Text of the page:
climate change

Number of breaks: 3

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The silent battle of young corals against ocean acidification

Coral reefs are ecosystems of extraordinary diversity. Considered "the rainforests of the sea", they contain ~35% of described marine species despite only occupying 0.2% of the world's ocean. Although they are extremely important habitat providers and form large living structures (some reefs can be seen... global.click_to_read

  • Taryn Foster | Postdoctoral Research Fellow at School of Earth and Environment, The University of Western Australia, Australia
Views 90
Reading time 4 min
published on Oct 19, 2016
Resetting nature’s clock: shifting seasons and species relationships

Every year, many of us gaze in fascination at the movement of nature's clock, looking forward to seeing wild plants coming into bloom or the arrival of the first migrant birds. Less obvious, but just as dramatic, populations of phytoplankton bloom below the surface of... global.click_to_read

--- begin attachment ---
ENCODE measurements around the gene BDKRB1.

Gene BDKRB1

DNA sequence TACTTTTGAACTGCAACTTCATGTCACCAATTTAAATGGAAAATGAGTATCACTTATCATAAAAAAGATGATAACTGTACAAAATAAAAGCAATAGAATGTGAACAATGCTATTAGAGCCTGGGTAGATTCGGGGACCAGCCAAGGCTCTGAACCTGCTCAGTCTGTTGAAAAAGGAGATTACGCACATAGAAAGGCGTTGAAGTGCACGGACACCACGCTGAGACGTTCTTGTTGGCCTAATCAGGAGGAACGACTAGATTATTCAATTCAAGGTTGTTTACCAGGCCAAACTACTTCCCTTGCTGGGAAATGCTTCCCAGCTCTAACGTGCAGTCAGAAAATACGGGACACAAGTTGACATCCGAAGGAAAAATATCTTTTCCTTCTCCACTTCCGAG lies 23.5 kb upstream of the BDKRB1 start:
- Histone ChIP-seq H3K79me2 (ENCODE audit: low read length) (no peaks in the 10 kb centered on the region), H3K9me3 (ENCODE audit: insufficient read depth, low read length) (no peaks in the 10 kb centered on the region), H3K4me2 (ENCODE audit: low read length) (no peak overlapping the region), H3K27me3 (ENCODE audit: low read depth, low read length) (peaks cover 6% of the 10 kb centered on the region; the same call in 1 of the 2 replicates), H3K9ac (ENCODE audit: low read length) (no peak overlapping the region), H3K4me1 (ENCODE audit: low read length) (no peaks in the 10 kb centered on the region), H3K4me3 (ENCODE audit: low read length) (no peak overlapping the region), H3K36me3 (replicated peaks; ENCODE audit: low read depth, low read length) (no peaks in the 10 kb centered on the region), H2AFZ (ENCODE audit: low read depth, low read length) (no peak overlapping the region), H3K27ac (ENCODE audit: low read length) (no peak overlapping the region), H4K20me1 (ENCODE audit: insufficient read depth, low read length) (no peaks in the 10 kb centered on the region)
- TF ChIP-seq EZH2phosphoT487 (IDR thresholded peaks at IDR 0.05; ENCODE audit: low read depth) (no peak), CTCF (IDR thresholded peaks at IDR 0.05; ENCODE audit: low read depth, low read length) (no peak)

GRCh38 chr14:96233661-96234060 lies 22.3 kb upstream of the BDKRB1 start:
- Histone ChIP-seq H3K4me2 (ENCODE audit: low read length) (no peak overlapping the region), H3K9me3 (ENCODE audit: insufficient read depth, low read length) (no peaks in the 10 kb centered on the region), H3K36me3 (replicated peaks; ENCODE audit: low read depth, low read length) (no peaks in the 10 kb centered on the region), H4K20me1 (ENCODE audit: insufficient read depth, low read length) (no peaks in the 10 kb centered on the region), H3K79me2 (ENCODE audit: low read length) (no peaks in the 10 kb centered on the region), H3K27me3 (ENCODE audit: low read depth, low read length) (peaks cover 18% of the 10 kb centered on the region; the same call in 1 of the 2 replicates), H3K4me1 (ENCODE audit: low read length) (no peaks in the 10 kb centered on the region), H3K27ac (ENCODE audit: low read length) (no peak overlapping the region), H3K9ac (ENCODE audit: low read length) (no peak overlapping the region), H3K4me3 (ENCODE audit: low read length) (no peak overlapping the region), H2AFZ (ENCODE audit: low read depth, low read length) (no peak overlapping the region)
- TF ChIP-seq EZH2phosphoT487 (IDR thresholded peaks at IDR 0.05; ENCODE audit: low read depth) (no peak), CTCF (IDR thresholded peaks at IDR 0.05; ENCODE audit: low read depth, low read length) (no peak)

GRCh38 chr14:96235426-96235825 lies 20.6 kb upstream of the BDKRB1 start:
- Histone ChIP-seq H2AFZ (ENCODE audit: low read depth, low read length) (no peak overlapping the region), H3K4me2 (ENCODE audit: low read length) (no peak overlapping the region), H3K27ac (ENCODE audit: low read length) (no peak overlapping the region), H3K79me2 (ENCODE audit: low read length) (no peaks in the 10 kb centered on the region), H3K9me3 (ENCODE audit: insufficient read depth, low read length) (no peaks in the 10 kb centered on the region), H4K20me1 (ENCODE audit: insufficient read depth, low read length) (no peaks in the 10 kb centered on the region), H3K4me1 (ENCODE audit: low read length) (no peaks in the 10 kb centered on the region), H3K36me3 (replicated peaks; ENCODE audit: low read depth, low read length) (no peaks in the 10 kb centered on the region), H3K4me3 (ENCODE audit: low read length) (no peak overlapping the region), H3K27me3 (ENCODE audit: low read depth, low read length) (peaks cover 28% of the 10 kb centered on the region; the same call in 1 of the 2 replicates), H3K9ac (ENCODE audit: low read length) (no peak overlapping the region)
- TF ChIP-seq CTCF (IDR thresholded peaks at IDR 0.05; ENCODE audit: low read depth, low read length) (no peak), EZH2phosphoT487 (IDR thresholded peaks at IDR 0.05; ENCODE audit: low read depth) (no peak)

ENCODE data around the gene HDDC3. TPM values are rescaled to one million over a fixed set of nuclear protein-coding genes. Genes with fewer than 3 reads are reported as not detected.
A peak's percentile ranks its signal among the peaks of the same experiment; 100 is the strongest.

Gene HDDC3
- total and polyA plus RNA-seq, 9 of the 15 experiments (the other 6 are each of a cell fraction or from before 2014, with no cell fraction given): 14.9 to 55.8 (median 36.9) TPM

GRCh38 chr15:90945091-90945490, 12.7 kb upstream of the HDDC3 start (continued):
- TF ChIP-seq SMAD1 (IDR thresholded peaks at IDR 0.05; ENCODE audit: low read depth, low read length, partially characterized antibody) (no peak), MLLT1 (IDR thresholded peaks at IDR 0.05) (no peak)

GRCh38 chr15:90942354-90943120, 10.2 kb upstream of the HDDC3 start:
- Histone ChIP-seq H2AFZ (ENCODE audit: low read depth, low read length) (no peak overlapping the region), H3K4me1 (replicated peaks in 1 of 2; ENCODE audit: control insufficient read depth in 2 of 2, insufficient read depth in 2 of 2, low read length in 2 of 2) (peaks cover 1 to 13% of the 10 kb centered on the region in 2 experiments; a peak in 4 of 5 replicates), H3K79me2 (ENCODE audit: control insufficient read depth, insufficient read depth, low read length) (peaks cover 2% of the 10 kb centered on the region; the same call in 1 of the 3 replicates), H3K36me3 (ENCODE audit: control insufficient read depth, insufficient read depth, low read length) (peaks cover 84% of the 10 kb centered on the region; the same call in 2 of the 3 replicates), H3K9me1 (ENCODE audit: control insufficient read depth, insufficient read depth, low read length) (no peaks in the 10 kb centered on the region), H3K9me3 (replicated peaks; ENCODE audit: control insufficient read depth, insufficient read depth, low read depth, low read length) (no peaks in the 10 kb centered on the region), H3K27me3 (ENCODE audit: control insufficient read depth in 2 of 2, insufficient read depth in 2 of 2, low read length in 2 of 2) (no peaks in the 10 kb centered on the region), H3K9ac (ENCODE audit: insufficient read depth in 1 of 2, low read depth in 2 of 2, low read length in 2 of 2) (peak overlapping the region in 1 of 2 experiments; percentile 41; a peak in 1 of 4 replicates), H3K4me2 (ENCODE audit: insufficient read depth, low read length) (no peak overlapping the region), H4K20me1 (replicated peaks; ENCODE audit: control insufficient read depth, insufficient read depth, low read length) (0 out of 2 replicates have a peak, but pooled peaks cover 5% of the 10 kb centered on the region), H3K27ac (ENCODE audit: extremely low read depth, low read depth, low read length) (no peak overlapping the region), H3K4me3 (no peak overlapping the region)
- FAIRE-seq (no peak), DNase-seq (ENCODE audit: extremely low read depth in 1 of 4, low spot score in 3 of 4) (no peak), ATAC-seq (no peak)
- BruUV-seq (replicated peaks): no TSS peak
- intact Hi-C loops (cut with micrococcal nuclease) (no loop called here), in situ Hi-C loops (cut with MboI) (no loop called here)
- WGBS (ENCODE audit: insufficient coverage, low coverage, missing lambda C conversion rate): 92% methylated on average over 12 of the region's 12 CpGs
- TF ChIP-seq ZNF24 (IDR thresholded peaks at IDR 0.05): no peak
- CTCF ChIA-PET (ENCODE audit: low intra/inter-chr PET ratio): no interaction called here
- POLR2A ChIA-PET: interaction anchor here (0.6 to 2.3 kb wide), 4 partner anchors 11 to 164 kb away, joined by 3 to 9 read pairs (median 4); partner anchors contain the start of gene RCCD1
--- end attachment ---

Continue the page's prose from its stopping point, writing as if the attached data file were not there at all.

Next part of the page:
• Stephen Thackeray | Freshwater Ecologist at Centre for Ecology & Hydrology, Lancaster Environment Centre, Library Avenue, Bailrigg, Lancaster, LA1 4AP, UK
  • Sarah Burthe | Animal Population Ecologist at Coastal Seas Ecology Group, Centre for Ecology & Hydrology, Bush Estate, Penicuik, Midlothian, EH26 0QB, UK
Views 151
Reading time 3.5 min
published on Sep 14, 2016
Ocean acidification and its effects on coral reef growth

Aptly named "Rainforests of the Sea", tropical coral reefs are one of the most biodiverse ecosystems on the planet. Much like how trees of a forest provide shelter for plants and animals living within, corals reefs provide food and shelter for millions of species ranging... global.click_to_read

  • Rebecca Albright | Postdoctoral Research Scientist at Department of Global Ecology, Carnegie Institution for Science, Stanford University, CA, USA
Views 141
Reading time 3.5 min
published on Jul 8, 2016